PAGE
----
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USGBC: Legal Risk in Building Green Is “New Wine in Old Bottles”

In early March, USGBC released a white paper titled “The Legal Risk in Building Green: New Wine in Old Bottles?” The eight-page paper, which was presented as a panel discussion between four attorneys, concluded that “[p]erhaps surprisingly, in light of the increased attention in seminars and workshops . . . much of the discussion among the attorneys [in the paper] suggests that many of the legal theories advanced in those venues to suggest novel liability associated with building green are, instead, simply new wine in old bottles.” While the paper does not appear on the USGBC’s web site, it was circulated by individual chapters; I accessed a copy through our New York chapter’s weekly email blast and have included a link to download the paper from the USGBC-NY homepage below. I applaud USGBC for taking a critical step towards acknowledging the liability implications of green real estate development and construction, but do think it is important for attorneys practicing in this space to digest the paper’s conclusions. Although the paper does identify and discuss many important legal issues, I think that it ultimately falls short of elevating the analysis of such issues to the level necessary for legislators and stakeholders to make completely informed policy- and project-related decisions. Specifically, by suggesting that “[c]onjecture, anecdote, and even rumor swirl around recent presentations, workshops and discussions circling the question of what legal claims may be based on the design, development, and construction of sustainable buildings,” the paper seems to be an effort to sweep many of the thornier legal issues that may indeed ferment into “new wine” under the rug.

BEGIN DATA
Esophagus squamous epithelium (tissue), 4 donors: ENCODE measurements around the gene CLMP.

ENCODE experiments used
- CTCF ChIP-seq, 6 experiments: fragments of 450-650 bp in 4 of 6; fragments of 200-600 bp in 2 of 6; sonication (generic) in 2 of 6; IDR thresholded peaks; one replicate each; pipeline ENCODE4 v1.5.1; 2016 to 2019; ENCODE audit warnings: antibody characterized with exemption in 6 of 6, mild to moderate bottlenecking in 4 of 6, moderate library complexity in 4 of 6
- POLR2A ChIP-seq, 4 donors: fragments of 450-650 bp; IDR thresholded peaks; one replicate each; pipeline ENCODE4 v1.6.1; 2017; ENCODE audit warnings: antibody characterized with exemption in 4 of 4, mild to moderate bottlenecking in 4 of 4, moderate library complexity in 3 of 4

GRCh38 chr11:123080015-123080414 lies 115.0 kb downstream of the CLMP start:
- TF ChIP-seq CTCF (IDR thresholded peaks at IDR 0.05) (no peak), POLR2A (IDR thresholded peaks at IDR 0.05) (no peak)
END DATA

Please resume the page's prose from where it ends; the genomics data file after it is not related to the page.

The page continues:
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LEED Goes to School: Considering Green Design in the Architecture Classroom

Having devoted his career to green design, Azizan Aziz, a senior research architect at Carnegie Mellon’s School of Architecture, has watched with great interest as USGBC’s Leadership in Energy and Environmental Design (LEED) green building rating system has become a major force in in the buildings industry. With its slick branding and status symbol cachet, LEED represents the first successful mainstreaming of sustainable building. Through it, says Aziz, green design has been embraced by many who once dismissed it as “just for beatniks and hippies.” However, recent reports indicate that many of Aziz’s colleagues in higher education are less enthusiastic about these developments.